The gravity of this moment hit Sam Yebri as soon as he heard the news.
The Los Angeles lawyer says he and other Iranian Americans knew exactly what was at stake as soon as a US drone strike killed Qasem Soleimani. Now they’re watching closely to see what happens next.
“There was no having to Google who he was and why he was important,” says Yebri, who fled Iran with his family when he was just a year old. “The moment the news broke…it spread like wildfire, with reactions varying from praise to alarm to uncertainty.”
As Iran fires missiles at US forces, officials ratchet up their rhetoric and tensions grow between the two countries, CNN asked Iranian Americans how they’re feeling.
Some say they’re afraid for what’s to come, and what they already see happening. Others say they feel hopeful.
Here’s what they think will happen next:
She’s terrified by how quickly things could turn
Persis Karim says she feels shaken by what she’s seen.
“This could all go very badly, very quickly — not just over there, but here in this country,” she says.
Karim, who chairs the Center for Iranian Diaspora Studies at San Francisco State University, says she’s also afraid that as hostilities mount, people will forget what Iranians have brought to America.
“Every time there are these kind of flare-ups — and this is by far the scariest flare-up that we’ve ever seen — everything goes out the window, every shred of human decency, dignity, resilience, contributions that Iranians have made to this country gets overlooked because all we see is the story of this conflict between our government and their government,” she says.
Karim, who’s working on a documentary about the history of Iranians in the San Francisco Bay Area, says she’ll keep pushing to tell the story of Iranians in the United States. But she’s devastated by the latest developments.
“Conflict in the Middle East continues to destroy lives and perpetuate a cycle of violence and misunderstanding that never allows us to see each other, reach other, and tell a different story,” she says. “I feel a deep sorrow for my country, the US, and for the country of my extended family.
“In Persian, when you are sad, you say, ‘I’ve eaten sorrow.’ I feel nothing but sorrow in my bones.”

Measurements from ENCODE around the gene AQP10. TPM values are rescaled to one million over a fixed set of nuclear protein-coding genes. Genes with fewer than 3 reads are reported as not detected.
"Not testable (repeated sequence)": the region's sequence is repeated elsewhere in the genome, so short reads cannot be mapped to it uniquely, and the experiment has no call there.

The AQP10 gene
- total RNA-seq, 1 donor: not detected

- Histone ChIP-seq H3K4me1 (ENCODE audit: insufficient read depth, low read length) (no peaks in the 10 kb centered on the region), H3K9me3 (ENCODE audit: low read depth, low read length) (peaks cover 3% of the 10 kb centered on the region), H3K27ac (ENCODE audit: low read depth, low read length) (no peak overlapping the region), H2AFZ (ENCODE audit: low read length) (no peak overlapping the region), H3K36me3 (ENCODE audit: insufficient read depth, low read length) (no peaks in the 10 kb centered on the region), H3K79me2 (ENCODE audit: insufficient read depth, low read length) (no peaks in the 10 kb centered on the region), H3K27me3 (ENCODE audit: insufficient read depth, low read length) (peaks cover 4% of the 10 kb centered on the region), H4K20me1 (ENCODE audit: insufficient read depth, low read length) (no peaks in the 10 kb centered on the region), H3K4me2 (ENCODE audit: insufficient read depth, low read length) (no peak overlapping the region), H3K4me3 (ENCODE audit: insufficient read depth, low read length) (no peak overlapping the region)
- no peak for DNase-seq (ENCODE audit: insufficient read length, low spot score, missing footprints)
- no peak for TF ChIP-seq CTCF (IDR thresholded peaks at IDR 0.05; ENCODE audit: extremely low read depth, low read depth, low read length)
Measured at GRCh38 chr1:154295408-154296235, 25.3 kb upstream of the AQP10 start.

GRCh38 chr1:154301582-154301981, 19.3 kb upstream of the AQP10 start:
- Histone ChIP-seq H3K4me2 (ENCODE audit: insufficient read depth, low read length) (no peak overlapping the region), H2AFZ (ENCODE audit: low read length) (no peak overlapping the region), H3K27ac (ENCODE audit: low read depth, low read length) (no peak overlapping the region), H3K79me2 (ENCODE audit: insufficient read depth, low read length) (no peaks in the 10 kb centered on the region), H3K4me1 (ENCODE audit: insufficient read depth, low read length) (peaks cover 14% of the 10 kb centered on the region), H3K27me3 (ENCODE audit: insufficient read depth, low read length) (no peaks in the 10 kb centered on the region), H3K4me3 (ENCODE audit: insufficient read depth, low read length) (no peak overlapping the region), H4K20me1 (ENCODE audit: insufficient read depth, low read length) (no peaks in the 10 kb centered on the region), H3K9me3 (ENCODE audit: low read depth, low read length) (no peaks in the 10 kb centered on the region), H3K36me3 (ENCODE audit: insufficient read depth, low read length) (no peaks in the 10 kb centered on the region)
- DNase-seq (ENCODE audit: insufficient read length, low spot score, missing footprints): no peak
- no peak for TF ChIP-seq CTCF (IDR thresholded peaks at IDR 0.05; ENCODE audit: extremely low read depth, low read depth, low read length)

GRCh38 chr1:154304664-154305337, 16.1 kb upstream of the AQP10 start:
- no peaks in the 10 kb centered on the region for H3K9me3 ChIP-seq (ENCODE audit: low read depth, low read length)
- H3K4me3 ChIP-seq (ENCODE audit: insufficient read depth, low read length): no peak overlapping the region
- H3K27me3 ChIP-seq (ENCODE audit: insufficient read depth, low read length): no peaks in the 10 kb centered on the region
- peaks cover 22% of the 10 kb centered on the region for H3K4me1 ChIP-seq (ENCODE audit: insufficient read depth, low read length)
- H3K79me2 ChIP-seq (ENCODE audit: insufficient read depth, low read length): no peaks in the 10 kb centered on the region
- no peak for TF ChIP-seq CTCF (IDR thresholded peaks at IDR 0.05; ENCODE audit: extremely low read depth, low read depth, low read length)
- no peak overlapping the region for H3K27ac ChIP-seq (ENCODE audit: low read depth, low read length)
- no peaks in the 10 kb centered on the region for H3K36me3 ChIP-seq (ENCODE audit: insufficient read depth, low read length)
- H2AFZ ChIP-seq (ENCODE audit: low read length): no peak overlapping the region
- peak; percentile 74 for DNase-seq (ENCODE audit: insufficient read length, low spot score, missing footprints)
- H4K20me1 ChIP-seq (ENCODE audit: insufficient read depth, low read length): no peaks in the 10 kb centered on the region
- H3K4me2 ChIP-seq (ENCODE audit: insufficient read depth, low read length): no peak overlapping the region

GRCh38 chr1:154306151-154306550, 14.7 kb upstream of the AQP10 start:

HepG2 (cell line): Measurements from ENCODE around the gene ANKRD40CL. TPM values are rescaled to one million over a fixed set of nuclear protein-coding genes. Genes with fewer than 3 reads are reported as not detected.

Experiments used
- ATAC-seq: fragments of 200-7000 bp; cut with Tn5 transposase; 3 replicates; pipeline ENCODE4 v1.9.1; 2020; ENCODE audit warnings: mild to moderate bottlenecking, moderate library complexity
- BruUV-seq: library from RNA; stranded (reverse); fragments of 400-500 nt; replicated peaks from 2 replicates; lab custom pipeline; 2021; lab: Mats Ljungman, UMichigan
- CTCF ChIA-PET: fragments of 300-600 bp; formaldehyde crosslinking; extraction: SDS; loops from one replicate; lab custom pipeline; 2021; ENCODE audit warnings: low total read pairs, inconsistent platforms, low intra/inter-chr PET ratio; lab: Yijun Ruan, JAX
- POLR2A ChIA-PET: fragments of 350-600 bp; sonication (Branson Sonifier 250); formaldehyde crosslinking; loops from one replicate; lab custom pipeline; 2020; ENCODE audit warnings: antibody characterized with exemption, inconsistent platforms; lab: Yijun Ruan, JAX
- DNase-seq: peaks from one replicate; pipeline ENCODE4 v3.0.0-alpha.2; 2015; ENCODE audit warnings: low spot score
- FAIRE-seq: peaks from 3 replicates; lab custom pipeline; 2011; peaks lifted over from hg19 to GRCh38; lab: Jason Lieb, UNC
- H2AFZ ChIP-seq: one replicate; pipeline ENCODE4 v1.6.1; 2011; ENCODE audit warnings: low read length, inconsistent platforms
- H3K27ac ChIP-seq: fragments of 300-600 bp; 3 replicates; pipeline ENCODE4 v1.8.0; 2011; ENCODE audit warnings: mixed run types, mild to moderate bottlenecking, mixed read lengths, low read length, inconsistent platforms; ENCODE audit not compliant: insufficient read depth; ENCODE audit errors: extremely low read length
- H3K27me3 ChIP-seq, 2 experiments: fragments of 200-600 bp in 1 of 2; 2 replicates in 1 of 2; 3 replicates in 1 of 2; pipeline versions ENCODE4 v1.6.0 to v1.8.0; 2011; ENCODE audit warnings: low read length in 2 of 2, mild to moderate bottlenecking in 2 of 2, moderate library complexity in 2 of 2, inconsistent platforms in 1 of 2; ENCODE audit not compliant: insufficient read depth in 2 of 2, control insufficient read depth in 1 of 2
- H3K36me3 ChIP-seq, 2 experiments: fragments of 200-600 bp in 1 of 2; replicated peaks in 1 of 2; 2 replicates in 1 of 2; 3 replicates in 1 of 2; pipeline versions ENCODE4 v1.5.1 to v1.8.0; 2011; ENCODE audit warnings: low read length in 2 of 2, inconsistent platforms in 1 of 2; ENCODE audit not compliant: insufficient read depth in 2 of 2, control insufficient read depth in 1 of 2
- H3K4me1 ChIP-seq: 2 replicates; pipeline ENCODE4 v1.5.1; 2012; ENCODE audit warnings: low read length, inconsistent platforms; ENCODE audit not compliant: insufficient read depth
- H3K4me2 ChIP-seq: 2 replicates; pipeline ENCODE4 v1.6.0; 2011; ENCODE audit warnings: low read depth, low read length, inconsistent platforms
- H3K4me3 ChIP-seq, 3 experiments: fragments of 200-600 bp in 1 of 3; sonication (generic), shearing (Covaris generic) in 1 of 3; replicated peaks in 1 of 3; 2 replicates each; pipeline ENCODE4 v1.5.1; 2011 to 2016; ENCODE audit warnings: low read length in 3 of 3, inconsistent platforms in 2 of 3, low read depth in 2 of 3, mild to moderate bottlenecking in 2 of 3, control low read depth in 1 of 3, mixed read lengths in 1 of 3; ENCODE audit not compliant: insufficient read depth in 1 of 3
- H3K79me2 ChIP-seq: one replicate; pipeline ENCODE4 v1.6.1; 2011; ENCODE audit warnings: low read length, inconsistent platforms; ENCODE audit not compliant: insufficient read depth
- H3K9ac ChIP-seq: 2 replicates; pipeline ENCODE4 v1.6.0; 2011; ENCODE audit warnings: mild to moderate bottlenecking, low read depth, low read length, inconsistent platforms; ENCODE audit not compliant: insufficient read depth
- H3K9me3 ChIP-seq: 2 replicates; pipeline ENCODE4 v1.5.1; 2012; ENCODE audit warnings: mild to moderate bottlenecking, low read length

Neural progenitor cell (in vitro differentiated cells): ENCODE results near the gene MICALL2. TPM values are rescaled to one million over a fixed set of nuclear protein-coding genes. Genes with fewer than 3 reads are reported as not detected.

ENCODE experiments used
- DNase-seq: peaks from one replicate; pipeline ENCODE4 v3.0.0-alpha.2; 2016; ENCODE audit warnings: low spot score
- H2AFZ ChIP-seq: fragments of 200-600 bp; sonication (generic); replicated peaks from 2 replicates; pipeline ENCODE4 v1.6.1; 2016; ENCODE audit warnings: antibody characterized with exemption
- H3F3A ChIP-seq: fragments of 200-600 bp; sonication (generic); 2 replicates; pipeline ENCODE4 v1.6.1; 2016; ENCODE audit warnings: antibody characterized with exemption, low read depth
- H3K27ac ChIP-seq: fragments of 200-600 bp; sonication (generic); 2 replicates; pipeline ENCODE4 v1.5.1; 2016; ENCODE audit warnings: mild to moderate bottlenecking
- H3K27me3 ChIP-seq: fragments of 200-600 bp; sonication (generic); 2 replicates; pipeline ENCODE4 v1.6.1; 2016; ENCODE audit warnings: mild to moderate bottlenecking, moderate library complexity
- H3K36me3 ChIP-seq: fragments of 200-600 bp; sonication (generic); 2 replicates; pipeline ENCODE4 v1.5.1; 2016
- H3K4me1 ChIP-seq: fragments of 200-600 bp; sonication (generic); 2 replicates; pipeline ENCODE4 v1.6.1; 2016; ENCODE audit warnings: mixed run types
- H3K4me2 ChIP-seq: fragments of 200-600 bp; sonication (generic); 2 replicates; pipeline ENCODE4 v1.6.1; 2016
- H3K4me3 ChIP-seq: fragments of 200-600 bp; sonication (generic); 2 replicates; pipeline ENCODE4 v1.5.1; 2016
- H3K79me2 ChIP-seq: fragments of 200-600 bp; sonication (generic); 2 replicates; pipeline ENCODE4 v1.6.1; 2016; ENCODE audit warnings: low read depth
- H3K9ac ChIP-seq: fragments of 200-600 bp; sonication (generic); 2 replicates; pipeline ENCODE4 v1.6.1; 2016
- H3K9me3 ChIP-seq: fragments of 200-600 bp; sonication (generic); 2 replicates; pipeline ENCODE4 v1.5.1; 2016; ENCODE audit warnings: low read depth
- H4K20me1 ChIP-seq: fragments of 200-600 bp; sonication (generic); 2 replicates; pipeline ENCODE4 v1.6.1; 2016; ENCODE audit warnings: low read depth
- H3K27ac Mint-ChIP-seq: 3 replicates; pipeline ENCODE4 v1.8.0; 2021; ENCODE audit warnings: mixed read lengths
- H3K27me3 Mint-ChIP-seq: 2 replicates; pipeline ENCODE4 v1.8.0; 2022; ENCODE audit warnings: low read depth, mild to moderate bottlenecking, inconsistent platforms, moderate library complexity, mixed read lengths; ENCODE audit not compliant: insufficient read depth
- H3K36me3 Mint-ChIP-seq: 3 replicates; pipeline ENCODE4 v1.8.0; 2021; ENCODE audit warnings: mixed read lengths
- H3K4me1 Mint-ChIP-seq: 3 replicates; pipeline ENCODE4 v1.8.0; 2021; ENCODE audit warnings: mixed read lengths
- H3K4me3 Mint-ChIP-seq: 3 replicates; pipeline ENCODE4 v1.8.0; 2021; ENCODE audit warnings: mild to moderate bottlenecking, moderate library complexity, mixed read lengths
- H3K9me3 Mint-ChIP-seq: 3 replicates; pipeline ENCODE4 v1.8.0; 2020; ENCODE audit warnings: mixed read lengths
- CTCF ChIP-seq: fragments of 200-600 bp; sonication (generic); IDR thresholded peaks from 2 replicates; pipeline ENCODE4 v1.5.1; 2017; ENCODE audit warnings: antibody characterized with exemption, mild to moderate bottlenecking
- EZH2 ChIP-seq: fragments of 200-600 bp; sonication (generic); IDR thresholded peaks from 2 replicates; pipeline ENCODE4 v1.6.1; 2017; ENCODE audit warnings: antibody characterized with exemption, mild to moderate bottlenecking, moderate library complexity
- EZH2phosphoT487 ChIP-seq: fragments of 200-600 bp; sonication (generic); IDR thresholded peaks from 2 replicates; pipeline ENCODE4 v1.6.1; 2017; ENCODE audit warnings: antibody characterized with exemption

He’s hopeful a breakthrough could be coming
Sam Yebri says it’s too early to know what will happen next. But the Los Angeles lawyer says he’s still hopeful.
“Iranian Americans — of all faiths — were relieved to see that no Americans were harmed by Iran’s missile strikes,” Yebri says. “So, I remain hopeful that the leaders of America and Iran will heed the call of their people who believe that war is neither necessary nor inevitable.”
Earlier this week, Yebri told CNN he feels a breakthrough could emerge out of the current crisis.
The president and co-founder of 30 Years After, a nonprofit organization promoting leadership among Iranian-American Jews, Yebri says he’s felt hopeful before, every time he’s watched from afar as Iranians rise up and fight for democracy.
But in some ways, he says, the way he feels after Suleimani’s death is different.
“It’s the first time in a long time someone has stood up to the Iranian regime,” he says. “And the Iranian regime now has to do the cost-benefit analysis of all the terrible things it does to its people and the world before it acts. I think that’s a good thing.”
Her 5-year-old told her to stop speaking Farsi
Negah Hekmati says what was supposed to be a simple return home from a skiing trip in Canada soured after Customs and Border Protection officials held her family for hours at a Washington border crossing over the weekend.
Hekmati, an interior designer who’s a US citizen, says her family was pulled aside for questioning after officials learned she and her husband were born in Iran.
“Our kids were so anxious. They didn’t go to sleep because they were afraid that if they sleep … they’re going to take us to the jail and they’ll wake up not seeing us,” Hekmati told reporters Monday.
At one point, her 5-year-old daughter told her mom to stop speaking Farsi.
“As an immigrant, I’m used to this stuff, unfortunately,” she said. “But I’m here today because of my kids. They shouldn’t experience such things. They are US citizens. This is not OK and it shouldn’t be OK for them.”
Advocacy groups say they received multiple reports of Iranian-Americans like Hekmati who were held for an extended period of time at a port of entry in Washington, sparking outrage among some advocates, lawyers and lawmakers concerned over possible targeting of Iranians entering the US.
US Customs and Border Protection has denied claims that Iranians were being detained and refused entry into the United States. The Department of Homeland Security’s civil rights office is investigating.